Rob Joyce, director of NSA’s Cybersecurity Directorate, has a long history of leadership roles. Before becoming the second-ever leader of the organization — established to help the agency regain its “white hat” hacker mantle by providing timely and relevant information about vulnerabilities with the private sector — he was the NSA’s special U.S. liaison officer in London.
Prior to that, Joyce served as President Donald Trump’s cybersecurity coordinator. He previously served as the leader of the elite NSA hacking unit known as Tailored Access Operations and was the deputy director of the agency’s former Information Assurance Directorate, which focused on digital defenses but was folded into another entity in a 2016 reshuffle.
Rob Joyce, director of NSA’s Cybersecurity Directorate, would be one of several potential candidates for the deputy director role.
Last week Joyce, who joined the agency right out of college 34 years ago, joked that he is a “lifer.”
“That's not unusual for NSA. The mission is spectacular,” he said during an event at the Center for Strategic and International Studies in Washington. “The ability to just work with really smart people and work on hard, meaningful problems keeps people there.”
Another contender for second-in-command is Anne Neuberger, the deputy national security adviser for cyber and emerging technology. Like Joyce, she has similarly held a number of top positions at NSA, including as the inaugural chief of the Cyber Directorate.
She co-led the joint election team with Haugh to defend the 2018 midterms and served as assistant deputy director of NSA’s Operations Directorate, overseeing foreign intelligence and digital efforts. Neuberger was also the agency’s first chief risk officer, head of its Commercial Solutions Center and director of its Enduring Security Framework program.
While a White House position might appear to be a loftier perch, the deputy position possesses more influence within the clandestine community and reach throughout the entire federal government because of the NSA’s signals intelligence mission.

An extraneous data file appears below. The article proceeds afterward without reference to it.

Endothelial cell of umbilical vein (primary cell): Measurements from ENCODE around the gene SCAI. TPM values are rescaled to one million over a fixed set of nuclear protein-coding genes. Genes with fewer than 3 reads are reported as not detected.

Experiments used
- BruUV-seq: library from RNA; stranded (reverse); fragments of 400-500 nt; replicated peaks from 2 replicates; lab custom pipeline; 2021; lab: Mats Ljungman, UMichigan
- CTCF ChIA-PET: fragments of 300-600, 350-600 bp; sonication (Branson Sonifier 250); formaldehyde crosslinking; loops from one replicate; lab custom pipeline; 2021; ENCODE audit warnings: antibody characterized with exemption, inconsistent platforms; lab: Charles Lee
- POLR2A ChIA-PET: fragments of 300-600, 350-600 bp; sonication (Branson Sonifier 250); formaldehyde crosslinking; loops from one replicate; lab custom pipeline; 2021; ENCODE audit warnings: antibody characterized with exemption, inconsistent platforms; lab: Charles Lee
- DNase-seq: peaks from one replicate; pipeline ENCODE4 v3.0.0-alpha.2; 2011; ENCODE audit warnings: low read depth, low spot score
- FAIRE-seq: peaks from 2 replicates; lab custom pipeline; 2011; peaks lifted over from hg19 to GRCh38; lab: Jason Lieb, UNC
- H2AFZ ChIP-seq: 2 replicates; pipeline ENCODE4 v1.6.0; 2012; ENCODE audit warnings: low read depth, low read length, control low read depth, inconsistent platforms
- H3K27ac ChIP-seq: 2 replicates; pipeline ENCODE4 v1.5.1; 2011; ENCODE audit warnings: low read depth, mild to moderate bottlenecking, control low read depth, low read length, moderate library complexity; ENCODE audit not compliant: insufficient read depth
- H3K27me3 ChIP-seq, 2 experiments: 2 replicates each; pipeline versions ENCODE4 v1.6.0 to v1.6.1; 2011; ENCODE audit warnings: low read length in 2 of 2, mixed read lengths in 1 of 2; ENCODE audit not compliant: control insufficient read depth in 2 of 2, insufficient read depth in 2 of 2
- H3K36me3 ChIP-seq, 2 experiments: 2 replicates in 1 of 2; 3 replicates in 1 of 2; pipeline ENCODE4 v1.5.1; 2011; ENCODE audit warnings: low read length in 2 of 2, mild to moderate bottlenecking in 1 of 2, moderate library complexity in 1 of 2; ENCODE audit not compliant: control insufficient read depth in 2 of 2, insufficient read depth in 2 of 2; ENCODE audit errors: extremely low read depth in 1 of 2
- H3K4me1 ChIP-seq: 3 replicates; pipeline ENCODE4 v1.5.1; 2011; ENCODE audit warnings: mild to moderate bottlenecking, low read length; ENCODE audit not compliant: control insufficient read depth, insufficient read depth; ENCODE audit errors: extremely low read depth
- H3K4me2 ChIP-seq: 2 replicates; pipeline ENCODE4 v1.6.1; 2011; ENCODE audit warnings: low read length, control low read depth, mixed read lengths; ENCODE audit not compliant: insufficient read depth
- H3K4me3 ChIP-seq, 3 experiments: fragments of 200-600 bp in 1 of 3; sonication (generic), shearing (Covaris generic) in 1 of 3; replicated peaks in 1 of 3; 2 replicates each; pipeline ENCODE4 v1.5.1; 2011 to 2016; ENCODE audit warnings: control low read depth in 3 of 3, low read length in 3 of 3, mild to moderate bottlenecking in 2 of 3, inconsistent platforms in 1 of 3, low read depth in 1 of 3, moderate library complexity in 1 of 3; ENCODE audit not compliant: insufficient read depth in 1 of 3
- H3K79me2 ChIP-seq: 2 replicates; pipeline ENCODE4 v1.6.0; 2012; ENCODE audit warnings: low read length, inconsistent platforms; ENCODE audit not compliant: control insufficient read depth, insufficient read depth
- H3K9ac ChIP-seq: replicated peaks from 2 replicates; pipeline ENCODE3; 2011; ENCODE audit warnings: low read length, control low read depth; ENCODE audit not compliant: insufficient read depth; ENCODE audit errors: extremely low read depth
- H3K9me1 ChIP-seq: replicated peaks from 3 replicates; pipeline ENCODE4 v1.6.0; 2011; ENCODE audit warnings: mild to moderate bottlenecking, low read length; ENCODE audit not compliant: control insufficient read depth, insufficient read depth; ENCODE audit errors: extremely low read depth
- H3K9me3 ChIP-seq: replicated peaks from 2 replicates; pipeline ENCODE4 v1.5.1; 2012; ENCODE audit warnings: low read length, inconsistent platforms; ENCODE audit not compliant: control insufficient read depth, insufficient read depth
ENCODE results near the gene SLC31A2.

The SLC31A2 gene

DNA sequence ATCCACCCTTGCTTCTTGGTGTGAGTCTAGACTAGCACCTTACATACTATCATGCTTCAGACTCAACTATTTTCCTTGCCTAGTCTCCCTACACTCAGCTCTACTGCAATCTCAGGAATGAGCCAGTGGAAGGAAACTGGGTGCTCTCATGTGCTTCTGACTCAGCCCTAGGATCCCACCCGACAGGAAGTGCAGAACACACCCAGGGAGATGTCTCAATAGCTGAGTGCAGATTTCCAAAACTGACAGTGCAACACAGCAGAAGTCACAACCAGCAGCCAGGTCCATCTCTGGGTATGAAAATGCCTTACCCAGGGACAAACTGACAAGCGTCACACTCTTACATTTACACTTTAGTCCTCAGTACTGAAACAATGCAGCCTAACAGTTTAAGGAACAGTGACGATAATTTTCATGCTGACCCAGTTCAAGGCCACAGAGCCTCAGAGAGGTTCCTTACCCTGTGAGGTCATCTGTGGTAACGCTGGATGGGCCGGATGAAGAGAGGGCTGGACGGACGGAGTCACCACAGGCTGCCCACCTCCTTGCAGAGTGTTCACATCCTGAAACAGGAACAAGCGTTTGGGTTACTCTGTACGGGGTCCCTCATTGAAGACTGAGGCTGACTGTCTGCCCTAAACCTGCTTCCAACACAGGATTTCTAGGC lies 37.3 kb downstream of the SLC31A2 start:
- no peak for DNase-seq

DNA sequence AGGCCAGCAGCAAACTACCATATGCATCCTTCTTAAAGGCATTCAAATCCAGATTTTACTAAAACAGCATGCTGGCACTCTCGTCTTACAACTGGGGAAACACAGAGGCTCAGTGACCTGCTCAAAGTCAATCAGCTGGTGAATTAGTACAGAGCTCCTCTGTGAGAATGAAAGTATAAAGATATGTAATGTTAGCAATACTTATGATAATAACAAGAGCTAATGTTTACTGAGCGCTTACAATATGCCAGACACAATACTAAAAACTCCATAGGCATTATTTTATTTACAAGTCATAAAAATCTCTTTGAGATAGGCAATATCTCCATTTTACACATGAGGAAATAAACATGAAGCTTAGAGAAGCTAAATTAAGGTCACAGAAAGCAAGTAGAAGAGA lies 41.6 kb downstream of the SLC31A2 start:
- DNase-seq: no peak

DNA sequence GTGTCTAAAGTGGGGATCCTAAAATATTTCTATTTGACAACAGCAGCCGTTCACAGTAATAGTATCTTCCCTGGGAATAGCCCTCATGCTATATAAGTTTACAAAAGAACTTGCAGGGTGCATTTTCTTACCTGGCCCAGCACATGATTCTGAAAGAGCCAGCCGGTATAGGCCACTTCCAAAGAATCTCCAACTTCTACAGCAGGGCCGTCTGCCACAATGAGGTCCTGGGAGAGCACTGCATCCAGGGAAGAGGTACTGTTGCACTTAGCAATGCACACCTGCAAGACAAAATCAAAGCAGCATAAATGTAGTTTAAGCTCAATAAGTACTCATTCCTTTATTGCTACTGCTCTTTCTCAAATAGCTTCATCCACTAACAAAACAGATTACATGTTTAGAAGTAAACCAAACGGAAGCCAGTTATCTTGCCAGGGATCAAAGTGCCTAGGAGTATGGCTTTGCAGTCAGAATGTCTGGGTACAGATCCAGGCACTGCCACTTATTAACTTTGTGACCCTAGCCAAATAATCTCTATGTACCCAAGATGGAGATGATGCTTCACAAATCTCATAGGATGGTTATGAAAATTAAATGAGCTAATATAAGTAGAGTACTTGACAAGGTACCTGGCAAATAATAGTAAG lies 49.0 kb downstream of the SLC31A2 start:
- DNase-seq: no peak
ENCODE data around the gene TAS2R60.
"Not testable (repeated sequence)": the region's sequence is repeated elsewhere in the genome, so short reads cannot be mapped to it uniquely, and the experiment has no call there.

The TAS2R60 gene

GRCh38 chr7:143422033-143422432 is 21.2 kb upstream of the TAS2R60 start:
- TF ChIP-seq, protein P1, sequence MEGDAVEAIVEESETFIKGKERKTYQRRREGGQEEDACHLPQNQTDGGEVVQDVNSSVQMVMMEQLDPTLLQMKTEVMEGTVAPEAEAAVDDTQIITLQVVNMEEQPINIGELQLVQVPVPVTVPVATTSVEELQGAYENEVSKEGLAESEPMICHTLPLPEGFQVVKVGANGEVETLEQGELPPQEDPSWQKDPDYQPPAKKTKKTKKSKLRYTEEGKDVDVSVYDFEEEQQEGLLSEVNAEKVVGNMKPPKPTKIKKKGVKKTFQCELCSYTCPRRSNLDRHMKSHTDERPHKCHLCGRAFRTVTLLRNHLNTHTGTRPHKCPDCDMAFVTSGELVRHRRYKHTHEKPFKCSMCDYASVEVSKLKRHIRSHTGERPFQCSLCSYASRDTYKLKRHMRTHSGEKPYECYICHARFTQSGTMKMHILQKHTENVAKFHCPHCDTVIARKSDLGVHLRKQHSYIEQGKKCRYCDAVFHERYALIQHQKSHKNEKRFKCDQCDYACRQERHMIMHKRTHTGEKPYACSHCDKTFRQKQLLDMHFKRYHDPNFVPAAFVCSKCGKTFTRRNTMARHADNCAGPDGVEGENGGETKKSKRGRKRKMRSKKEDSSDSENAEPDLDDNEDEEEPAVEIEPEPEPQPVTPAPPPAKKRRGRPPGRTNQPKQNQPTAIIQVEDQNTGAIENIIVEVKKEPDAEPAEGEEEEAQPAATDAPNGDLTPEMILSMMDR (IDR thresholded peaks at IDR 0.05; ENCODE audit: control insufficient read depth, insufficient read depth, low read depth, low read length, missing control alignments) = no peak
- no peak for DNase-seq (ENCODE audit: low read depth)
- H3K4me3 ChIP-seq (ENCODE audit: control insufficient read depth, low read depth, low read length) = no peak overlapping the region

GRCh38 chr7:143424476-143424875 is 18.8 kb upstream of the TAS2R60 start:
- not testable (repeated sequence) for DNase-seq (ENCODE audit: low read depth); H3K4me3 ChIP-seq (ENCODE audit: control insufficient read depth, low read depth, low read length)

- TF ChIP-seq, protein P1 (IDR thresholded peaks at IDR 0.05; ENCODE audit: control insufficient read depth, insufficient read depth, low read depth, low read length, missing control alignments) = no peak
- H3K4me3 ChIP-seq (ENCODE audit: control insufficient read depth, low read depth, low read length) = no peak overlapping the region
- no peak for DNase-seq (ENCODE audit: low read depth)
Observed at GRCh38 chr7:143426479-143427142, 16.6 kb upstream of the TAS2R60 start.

It is unclear where Neuberger stands within the Biden administration after a recent report of turf battles among White House cyber offices. Chris Inglis, another longtime NSA veteran, quit as national cyber director before the administration released the first-of-its-kind national cybersecurity strategy.
Another possible successor is Greg Smithberger, the agency’s chief information officer and head of its Technology Directorate. Before that he was the assistant deputy chief of the Signals Intelligence Directorate, as well as other positions, and took assignments within the Office of the Director of National Intelligence and U.S. Central Command.
Catherine Aucella, the NSA’s executive director, is another potential replacement. She also began her career at the agency and has served in a host of top posts “including tours as a senior leader within NSA's offices of counterterrorism, compliance, capabilities, and workforce support,” according to her biography.
An NSA spokesperson declined to discuss the potential departures or their replacements, saying the agency "does not comment on personnel matters."
Martin Matishak is a senior cybersecurity reporter for The Record. He spent the last five years at Politico, where he covered Congress, the Pentagon and the U.S. intelligence community and was a driving force behind the publication's cybersecurity newsletter.